Why Waste Opportunities?

Never lose an opportunity of seeing anything beautiful.
Ralph Waldo Emerson
Gentlemen, be warned. Saint Valentine’s Day is right around the corner. And as with any other year, you will start seeing the constant posts of people raising the topic of how “I’m not into Valentine’s Day, ’cause I’m romantic every day of the year” or how “Valentine’s a commercial holiday created to sell candy." On the other end of the spectrum then you have the guys stopping to buy supermarket flowers  on their way home from work that afternoon. (This is the one day a year that supermarkets are full during the afternoon commute.) And then there are the single people, for whom Valentines is known as “the day before chocolate is at half price.”

I can’t agree with any of these.

Yes, some people are romantic all year round and don’t need a specific day to remind them. But let’s be honest here. If you need to openly state how you are romantic all year round to avoid being a little more romantic one specific day, my bet is you’re not that romantic the rest of the year either. You, my friend, are an apologist.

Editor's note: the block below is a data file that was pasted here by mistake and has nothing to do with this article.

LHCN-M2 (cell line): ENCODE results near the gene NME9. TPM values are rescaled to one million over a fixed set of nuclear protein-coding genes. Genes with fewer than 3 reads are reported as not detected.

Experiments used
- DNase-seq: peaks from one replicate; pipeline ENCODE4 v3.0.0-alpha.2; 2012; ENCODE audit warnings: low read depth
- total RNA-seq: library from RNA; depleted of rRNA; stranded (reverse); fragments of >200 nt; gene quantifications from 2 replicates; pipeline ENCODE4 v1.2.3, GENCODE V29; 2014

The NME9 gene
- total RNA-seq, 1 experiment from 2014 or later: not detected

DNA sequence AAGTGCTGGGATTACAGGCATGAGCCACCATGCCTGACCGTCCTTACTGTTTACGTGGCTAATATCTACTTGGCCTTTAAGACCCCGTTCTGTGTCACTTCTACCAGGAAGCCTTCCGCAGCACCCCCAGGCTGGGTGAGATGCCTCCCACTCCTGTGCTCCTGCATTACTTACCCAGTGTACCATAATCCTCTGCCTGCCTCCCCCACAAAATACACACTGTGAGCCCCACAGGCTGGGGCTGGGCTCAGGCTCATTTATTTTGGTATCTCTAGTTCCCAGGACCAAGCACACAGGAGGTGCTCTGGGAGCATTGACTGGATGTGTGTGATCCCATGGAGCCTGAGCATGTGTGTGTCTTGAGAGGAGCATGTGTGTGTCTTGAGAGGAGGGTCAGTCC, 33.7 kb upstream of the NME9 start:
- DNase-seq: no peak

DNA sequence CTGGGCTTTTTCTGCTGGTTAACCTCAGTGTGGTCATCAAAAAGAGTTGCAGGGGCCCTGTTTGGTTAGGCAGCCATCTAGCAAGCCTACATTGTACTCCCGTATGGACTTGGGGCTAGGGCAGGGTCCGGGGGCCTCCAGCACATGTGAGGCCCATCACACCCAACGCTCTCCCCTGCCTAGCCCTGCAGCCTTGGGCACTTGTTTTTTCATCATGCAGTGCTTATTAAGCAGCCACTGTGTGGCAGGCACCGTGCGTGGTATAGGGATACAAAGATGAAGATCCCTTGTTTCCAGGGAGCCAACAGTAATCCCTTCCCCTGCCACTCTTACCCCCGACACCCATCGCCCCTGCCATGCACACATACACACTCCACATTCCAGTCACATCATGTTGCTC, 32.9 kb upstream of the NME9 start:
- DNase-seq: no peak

Valentine's has been commercialized to no end. But it wasn’t created to sell candy. Valentine day falls on the Greco-Roman celebration of Fertility (you needed to "get spring going") and it was during this time that they celebrated the marriage of Zeus and Hera (Month of Gamaleon). Later, this date was given to all Valentinus of Rome, the valiant saints. Since the 13th century, we already have a direct relation between Romantic prose and Valentine’s Day (it takes a Valiant man to prove his love?). So on your excuse of commercialism, I call Bullshit.

What Valentine’s Day give us is an excuse. It’s an excuse to tell the people you care about how important they are. It’s an excuse to treat a friend to lunch. It’s an excuse to risk telling someone how you feel about them. It’s an excuse to remind your partner about all the reason you are with them.

Yes, it’s just an excuse. I don’t know about the rest of you, but the more I look at it, the less it looks like an excuse and the more it looks like an opportunity. It’s an opportunity to do something special for someone special.

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